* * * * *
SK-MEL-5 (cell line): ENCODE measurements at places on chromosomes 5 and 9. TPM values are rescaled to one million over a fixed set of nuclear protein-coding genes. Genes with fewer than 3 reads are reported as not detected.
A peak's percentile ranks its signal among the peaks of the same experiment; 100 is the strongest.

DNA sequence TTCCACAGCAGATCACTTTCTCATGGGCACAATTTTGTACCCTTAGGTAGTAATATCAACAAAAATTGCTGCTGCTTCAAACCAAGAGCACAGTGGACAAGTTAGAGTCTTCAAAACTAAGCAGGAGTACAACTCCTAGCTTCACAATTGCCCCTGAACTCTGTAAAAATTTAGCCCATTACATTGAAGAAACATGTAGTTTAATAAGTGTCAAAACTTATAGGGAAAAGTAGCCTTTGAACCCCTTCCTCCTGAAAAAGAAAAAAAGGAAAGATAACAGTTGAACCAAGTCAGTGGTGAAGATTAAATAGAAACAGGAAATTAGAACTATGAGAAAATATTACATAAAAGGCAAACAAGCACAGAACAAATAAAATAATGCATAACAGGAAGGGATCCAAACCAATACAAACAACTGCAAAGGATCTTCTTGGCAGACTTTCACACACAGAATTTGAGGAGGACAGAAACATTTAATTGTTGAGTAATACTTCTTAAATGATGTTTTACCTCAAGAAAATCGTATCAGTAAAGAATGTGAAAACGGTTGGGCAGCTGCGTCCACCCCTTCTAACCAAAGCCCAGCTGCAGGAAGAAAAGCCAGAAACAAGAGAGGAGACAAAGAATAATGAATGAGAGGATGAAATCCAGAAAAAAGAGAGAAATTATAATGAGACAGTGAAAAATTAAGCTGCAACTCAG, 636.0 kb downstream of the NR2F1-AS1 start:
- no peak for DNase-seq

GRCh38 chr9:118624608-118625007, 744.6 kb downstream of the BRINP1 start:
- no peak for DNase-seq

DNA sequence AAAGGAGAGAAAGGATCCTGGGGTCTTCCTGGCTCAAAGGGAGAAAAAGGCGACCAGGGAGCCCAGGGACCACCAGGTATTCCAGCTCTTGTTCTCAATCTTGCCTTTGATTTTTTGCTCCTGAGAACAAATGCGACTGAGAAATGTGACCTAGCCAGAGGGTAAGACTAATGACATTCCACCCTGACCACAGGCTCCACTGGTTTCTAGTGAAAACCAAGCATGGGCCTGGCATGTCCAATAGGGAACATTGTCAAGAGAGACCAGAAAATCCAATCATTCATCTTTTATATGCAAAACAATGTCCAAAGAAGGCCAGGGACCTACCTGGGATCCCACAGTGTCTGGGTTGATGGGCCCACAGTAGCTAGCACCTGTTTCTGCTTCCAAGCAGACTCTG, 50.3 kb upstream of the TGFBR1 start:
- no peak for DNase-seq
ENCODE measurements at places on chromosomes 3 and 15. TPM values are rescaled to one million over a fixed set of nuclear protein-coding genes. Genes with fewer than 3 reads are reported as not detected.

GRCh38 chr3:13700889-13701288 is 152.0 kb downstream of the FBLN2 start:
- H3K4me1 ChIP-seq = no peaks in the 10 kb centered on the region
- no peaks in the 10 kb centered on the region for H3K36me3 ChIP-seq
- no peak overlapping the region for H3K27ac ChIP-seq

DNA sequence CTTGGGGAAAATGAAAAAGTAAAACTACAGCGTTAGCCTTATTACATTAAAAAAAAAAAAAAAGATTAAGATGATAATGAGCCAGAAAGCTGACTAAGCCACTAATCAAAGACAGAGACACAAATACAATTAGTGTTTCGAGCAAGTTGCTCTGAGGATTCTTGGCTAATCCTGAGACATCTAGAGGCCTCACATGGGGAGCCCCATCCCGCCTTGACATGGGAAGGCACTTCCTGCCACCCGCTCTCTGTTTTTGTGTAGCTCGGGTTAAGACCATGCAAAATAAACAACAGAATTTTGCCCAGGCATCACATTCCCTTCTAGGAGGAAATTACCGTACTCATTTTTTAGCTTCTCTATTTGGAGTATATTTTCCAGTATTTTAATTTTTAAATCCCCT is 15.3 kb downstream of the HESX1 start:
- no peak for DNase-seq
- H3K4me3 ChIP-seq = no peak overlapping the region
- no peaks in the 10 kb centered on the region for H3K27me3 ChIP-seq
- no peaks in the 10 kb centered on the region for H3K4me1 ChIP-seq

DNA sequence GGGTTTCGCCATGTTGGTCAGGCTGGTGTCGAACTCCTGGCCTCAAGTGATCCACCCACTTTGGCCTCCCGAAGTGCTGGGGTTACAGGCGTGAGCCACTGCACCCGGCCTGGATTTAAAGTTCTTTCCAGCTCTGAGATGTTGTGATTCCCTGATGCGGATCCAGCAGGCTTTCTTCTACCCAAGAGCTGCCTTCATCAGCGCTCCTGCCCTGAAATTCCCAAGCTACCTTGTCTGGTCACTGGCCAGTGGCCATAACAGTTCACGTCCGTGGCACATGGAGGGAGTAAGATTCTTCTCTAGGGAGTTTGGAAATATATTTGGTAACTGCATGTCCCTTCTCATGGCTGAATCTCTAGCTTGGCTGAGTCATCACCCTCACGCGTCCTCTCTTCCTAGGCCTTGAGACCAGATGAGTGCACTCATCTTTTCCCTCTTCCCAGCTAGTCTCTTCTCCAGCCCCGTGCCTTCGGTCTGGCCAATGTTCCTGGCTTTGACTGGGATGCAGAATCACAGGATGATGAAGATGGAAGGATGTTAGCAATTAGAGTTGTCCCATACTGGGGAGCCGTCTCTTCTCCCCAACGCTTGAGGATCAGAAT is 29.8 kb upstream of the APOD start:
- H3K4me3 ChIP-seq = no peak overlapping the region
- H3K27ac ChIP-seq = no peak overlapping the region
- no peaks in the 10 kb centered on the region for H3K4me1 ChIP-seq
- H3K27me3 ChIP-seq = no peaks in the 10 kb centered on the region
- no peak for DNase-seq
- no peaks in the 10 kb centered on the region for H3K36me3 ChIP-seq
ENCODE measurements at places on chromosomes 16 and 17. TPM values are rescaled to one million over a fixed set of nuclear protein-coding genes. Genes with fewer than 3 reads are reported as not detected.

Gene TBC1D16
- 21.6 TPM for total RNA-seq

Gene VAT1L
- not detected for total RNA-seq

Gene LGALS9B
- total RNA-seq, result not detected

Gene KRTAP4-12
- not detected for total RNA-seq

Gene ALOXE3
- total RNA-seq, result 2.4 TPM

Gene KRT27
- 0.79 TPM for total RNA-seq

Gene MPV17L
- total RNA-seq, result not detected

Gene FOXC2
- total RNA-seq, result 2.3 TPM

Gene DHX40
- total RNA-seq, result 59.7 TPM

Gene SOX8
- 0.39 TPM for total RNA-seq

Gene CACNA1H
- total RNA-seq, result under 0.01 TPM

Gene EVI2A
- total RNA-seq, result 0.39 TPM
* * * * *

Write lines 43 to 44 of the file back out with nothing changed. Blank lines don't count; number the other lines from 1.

Gene DHX40
- total RNA-seq, result 59.7 TPM